The obvious physical pain, as well as her lowered moral shown throughout the novel, seem to entice the idea of the negativity hardship can have on ones life. It forces Rose to want to breakaway from her family ideas and values, and explore the world, looking for that sense of optimism. Her character proves the underlying attributes in the Australian identity; attributes that focus on pursuing happiness, to gain a greater perspective of life. The narrative allows for the idea of segregation to act as an aspect of the hardship faced by the characters.

It distinguishes the differences between those who are separated, identifying their different lifestyles and values as factors, which has caused this disconnection. The segregation and major personality differences between the two families are highlighted in the quote, “Sometimes they squared off at one another like opposing platoons. ” The metaphor of comparing the two sets of children to “platoon”, a word commonly used in war, parallels the separation caused by the war.

This emphasizes a key aspect of the contextual features of the storyline, as the war has a major impact on the lives of the characters. This also exaggerates the level of separation between the two families, suggesting they have a war-like standing against each other, caused by different views and opinions. The notion of segregation between the families is an obvious cause of hardship, as the two families share so much, whilst being completely different.

There is strong symbolism throughout Cloud Street that parallels this idea of segregation. The end of the novel signifies the overcoming of these symbols, in order to unite. The divided backyard is achieved through “old signs patched together,” symbolizing the patching together’ of lives after the previous hardships faced. The families of Cloudstreet are very different, one who works hard for their own benefit and the other strongly focused on taking life in its stride, letting luck decide life’s path.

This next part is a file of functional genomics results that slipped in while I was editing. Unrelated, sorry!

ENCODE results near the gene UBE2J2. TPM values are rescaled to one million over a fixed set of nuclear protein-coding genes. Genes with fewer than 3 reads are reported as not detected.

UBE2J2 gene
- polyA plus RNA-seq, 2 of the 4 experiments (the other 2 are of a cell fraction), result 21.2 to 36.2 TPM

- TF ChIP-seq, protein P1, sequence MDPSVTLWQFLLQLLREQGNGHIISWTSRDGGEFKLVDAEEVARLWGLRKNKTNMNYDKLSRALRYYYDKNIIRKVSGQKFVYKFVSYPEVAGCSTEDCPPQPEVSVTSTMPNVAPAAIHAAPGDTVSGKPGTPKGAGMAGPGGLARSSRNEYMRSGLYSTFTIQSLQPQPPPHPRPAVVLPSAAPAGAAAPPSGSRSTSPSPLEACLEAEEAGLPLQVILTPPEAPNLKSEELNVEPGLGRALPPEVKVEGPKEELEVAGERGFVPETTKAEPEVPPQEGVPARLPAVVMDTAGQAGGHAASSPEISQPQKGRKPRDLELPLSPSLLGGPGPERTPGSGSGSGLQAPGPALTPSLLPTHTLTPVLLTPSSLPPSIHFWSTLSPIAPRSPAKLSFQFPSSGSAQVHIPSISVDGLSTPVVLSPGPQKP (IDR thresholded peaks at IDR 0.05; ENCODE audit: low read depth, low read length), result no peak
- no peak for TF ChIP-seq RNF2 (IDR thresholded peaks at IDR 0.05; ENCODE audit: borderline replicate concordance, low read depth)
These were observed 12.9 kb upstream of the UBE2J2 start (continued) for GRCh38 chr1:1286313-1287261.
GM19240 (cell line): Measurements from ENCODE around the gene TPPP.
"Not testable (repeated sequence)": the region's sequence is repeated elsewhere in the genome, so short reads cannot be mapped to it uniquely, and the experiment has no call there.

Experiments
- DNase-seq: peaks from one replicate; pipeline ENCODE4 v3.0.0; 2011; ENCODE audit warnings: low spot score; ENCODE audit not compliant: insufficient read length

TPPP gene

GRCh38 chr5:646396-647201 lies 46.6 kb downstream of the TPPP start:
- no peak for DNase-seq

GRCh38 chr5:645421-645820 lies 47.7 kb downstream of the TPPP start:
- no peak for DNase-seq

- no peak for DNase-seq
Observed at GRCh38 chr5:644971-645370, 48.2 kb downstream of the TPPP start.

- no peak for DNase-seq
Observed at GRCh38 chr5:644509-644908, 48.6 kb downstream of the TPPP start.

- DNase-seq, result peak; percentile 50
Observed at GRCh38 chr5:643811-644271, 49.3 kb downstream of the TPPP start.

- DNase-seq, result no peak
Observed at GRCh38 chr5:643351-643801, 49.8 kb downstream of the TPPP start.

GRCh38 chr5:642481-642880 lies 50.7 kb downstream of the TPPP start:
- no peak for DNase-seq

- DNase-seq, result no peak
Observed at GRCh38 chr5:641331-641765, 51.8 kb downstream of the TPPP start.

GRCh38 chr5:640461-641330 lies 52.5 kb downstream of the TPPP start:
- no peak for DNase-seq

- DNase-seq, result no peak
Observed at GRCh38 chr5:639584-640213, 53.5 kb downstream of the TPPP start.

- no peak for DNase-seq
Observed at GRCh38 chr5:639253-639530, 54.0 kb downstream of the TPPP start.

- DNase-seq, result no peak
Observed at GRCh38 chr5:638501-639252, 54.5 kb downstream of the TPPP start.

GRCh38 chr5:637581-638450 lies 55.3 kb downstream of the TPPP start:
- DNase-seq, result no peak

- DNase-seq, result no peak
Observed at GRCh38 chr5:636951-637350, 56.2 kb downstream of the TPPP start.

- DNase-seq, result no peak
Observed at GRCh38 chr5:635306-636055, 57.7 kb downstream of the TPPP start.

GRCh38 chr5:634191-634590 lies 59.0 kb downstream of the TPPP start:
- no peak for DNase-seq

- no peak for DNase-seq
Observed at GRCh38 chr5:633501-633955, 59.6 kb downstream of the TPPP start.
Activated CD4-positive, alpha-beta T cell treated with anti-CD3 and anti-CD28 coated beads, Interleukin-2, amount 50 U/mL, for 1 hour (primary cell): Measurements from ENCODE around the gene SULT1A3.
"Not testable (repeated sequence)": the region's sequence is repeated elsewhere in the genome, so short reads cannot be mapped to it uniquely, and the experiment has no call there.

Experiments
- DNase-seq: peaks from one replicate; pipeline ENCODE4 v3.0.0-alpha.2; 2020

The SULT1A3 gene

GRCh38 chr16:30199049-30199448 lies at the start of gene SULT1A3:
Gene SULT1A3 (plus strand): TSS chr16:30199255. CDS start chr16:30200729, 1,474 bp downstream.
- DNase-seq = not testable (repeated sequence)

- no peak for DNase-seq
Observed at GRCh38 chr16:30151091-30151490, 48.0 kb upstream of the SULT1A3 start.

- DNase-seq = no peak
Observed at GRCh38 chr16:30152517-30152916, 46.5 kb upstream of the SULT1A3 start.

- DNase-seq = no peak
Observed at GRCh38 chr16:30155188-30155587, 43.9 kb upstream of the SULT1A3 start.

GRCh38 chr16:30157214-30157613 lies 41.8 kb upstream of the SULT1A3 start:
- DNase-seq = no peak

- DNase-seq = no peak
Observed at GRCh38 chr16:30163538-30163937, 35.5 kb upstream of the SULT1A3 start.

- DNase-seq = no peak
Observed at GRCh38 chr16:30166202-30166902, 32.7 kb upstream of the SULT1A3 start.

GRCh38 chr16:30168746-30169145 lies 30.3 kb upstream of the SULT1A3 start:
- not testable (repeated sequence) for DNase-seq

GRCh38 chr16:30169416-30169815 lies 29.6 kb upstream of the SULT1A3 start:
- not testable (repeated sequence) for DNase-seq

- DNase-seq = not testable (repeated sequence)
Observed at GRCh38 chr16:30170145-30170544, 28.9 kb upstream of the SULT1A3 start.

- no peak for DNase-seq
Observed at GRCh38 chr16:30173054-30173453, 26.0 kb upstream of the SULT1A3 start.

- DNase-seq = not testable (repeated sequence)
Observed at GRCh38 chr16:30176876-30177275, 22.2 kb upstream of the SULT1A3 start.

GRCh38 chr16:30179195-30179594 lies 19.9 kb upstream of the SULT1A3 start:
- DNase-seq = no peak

Winton tends to favour the Lamb families determination, as the constant reliance on luck is not always dependable, as it causes much disruption and conflict between members of the Pickle family. Representatives of the different families work collaboratively in removing both the physical and emotional barriers. “A square little woman unpegged and folded a tent another woman stepped forward, tottering a little. She crossed the long gash where yesterday there’d been a fence, and took a corner of the tent herself. ” The families are literally brought together by the folding of the tent.

Corner to corner, their lives are intertwined in a fashion that shows overcoming the hardships created by segregation, allowing for a united nature to be founded in Cloudstreet due to the determination of two family representatives overcoming mutual prejudices. Tim Winton’s novel Cloudstreet is inspirational in the sense that the realism that is created through the narrative, makes the text relatable and appreciated for different contexts. This enables for the reader to be engaged with the storyline, which acknowledges key features such as the Australian identity, and the overcoming of segregation.

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  • University/College: University of Arkansas System

  • Type of paper: Thesis/Dissertation Chapter

  • Date: 2 October 2016